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This would perhaps be the one and only book relating to law that I would read from cover-to-cover. I picked it up as additional reading for my Human Rights project last semester and it was pretty much all I read during the one week I spent at home! Written by Dr. Krishna Iyer (I know he has a PhD, because I was there when Dr. A. P. J. Abdul Kalam bestowed it upon him!), it talks about the various instances when the judiciary has failed in its idea of guaranteeing the rights of all the citizens in the country.

It takes time before you attune yourself to the author’s diction, and the only reason you make an attempt is because you realise that he probably picked up the language in the early days of the 20th century (And also, some part of you is rather fond of the 1920s with its jazz age and the amazing collection of literature it spawned!). However, it occurs to you on more than one occasion that perhaps this book ought to be read out as a royal proclamation would be; with great pomp and show!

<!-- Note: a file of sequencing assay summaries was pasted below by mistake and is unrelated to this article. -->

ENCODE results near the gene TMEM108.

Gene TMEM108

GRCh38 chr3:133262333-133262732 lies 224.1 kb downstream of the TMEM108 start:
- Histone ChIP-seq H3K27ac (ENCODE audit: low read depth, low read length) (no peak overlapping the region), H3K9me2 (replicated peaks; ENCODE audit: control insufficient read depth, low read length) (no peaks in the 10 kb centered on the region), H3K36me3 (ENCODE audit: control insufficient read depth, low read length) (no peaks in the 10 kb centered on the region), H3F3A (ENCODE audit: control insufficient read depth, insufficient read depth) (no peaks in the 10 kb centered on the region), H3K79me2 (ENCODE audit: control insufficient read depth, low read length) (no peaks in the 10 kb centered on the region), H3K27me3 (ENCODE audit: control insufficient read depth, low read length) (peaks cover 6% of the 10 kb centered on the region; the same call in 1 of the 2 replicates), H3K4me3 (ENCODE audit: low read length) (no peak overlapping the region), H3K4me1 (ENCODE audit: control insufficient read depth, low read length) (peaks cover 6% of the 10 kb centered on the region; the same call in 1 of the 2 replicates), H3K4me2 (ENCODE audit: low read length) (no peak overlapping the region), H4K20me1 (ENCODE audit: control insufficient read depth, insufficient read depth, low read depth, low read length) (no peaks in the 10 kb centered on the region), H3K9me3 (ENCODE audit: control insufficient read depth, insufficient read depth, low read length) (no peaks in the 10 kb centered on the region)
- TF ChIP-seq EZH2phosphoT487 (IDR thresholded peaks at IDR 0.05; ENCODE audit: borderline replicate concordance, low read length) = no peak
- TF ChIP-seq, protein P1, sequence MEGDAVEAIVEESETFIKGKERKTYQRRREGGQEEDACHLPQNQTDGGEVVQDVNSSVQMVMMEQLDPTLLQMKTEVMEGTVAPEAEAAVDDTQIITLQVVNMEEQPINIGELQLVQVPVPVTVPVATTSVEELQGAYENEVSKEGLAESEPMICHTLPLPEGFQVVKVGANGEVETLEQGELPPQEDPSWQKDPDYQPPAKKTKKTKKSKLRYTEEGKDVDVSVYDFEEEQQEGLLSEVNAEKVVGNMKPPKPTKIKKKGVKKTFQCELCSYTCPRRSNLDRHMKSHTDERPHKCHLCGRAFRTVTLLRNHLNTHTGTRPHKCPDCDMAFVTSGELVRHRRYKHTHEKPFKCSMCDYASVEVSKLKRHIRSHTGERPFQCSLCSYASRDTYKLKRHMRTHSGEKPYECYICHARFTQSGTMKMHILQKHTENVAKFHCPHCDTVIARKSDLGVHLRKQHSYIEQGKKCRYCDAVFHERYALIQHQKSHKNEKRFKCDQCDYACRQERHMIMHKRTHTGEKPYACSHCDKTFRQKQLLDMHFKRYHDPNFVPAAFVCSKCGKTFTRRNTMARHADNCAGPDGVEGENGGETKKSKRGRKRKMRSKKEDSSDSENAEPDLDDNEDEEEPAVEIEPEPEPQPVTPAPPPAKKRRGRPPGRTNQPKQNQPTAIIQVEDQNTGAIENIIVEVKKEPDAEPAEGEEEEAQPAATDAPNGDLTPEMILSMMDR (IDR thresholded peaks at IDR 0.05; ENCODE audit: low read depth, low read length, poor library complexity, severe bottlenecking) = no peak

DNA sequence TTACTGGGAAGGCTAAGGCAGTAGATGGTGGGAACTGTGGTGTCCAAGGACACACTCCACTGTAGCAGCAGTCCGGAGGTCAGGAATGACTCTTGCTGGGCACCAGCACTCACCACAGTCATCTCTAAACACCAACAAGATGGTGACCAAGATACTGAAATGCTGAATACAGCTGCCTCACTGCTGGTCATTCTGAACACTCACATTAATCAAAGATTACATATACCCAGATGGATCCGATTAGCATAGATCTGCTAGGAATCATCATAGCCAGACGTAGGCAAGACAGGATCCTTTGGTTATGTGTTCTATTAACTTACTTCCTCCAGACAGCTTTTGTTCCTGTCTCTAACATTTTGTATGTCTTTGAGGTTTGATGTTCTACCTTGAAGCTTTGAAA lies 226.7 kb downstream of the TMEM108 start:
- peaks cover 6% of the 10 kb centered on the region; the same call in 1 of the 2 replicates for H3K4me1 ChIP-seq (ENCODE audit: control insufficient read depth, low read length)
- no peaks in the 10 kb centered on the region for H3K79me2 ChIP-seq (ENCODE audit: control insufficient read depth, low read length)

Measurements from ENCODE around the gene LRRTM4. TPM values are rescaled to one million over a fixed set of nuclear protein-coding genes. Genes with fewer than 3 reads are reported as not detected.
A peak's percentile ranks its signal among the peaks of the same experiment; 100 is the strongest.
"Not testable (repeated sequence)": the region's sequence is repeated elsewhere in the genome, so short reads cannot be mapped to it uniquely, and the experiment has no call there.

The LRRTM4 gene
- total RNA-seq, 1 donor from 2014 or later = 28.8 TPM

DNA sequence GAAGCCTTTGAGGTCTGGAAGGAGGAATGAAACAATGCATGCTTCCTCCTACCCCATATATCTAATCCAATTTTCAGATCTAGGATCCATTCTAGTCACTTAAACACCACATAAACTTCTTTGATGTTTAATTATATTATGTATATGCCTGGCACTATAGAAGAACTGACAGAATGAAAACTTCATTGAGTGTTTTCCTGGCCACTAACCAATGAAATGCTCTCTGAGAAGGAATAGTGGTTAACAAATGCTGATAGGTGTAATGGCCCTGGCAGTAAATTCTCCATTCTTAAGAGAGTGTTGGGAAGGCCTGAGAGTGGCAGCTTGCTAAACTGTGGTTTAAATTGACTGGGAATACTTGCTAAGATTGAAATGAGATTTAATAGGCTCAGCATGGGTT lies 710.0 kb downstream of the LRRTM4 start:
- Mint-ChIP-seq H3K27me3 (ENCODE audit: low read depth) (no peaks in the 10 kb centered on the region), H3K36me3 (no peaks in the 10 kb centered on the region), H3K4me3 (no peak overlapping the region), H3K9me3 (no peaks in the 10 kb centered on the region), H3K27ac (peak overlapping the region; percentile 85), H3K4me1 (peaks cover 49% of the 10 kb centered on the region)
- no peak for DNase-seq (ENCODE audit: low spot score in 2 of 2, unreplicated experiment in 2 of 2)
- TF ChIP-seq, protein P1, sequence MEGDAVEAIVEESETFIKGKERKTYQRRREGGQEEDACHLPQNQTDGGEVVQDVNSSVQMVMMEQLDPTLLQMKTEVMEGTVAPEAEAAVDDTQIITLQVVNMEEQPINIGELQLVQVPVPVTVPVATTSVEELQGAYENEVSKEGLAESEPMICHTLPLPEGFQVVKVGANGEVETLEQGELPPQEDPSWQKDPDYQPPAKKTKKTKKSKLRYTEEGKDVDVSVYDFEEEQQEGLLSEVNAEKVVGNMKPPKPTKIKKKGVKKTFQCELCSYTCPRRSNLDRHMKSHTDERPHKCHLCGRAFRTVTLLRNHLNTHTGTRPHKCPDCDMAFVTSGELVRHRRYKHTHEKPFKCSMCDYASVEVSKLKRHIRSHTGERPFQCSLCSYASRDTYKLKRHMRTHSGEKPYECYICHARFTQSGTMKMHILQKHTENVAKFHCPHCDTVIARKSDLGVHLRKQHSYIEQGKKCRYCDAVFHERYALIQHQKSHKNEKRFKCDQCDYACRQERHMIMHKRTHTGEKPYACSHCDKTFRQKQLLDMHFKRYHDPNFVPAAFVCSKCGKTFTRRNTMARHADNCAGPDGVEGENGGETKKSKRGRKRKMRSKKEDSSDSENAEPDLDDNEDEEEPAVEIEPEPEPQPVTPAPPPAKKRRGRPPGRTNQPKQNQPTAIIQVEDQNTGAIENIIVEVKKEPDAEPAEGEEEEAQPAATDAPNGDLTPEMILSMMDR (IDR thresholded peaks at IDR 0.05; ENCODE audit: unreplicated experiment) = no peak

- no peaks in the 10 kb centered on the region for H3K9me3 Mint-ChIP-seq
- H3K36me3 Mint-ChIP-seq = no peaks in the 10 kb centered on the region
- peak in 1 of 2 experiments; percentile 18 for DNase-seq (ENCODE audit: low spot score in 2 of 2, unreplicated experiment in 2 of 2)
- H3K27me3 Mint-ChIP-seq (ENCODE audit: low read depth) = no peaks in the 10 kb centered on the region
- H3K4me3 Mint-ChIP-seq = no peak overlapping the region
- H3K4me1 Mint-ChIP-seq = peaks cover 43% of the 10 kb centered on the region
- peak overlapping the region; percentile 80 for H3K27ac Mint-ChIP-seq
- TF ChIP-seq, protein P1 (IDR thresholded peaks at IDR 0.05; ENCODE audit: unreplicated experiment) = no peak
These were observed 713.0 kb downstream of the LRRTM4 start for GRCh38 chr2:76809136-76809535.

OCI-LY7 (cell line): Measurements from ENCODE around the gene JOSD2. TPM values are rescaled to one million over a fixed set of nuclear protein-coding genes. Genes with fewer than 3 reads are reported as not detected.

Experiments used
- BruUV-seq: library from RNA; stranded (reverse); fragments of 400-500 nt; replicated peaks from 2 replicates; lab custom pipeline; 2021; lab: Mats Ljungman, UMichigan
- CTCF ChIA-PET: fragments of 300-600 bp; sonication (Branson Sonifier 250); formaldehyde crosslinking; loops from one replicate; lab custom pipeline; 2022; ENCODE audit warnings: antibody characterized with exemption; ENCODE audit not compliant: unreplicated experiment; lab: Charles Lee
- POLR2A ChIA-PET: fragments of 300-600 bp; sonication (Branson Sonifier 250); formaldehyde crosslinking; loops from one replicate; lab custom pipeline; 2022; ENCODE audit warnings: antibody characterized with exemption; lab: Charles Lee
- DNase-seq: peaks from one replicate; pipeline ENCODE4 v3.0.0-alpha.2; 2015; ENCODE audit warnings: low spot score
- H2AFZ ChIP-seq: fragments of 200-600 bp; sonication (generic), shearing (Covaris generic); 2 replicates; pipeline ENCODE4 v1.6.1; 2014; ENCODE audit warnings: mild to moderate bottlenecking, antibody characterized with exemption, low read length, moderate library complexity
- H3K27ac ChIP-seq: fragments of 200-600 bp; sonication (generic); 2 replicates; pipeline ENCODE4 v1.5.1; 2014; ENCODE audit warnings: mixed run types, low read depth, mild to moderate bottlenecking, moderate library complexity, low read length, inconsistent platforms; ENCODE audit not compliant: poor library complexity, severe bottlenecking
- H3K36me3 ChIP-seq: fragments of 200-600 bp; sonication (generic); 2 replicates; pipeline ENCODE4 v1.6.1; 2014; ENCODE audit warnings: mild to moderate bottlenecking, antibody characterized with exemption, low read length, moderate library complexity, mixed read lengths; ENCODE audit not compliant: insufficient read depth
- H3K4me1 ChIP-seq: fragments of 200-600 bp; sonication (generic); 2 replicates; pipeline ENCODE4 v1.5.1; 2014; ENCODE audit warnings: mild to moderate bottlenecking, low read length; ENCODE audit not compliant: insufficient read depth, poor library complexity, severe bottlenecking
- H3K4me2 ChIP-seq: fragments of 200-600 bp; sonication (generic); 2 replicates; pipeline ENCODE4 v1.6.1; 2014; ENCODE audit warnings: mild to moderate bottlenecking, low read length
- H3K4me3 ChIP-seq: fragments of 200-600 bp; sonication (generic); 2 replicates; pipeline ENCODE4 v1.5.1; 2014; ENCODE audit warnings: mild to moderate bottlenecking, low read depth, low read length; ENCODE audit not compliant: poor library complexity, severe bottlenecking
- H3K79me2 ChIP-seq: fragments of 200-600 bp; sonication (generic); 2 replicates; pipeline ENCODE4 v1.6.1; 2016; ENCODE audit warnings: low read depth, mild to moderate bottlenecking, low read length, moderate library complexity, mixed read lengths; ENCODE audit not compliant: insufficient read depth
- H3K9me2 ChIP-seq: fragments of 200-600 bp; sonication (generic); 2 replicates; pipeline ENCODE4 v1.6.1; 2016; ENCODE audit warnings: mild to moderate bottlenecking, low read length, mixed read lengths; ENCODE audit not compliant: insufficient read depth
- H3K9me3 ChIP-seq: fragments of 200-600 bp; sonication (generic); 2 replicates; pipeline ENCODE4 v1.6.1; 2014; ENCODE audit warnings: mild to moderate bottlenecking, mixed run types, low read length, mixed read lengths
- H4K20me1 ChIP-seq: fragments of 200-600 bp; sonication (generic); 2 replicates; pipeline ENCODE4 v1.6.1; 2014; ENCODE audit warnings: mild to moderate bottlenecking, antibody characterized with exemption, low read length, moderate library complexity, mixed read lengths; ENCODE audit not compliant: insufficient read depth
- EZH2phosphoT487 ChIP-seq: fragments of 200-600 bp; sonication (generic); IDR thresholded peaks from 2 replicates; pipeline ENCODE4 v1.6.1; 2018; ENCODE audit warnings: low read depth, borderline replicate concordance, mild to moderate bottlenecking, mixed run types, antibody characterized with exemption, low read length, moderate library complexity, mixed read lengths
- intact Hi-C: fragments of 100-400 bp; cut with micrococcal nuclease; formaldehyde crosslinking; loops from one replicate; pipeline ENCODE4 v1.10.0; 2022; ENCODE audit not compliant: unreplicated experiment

Nonetheless, Krishna Iyer manages to endear himself to you with his constant reference to various timeless pieces of literature. He would be quoting Niemoller one moment, next he would be referring to a text by Shakespeare. He shifts quite seamlessly from talking about an Article in the Universal Declaration of Human Rights to phrases from literature; he marries these two seemingly unrelated topics along with the facts that he puts forth to argue about the human rights of dalits, scheduled tribes or even women that, you as a reader would feel obligated to feel wronged by the neglect of the Human Rights of these groups.

But what really struck me was the fact that even as a member of the judiciary, he does not shy away from criticising the judiciary. He points out that, although the Constitution provides for an independent and impartial judiciary, the judiciary the world over is often deterred ‘by political pleasure or pressure, Executive bonus, blackmails and other forms of reprisal or reward.’ It definitely takes a great soul to look within oneself and see the inequities that one houses within oneself and find the courage to display it for the rest of the world to see!

Image Courtesy - www.bagchee.com

Image Courtesy – http://www.bagchee.com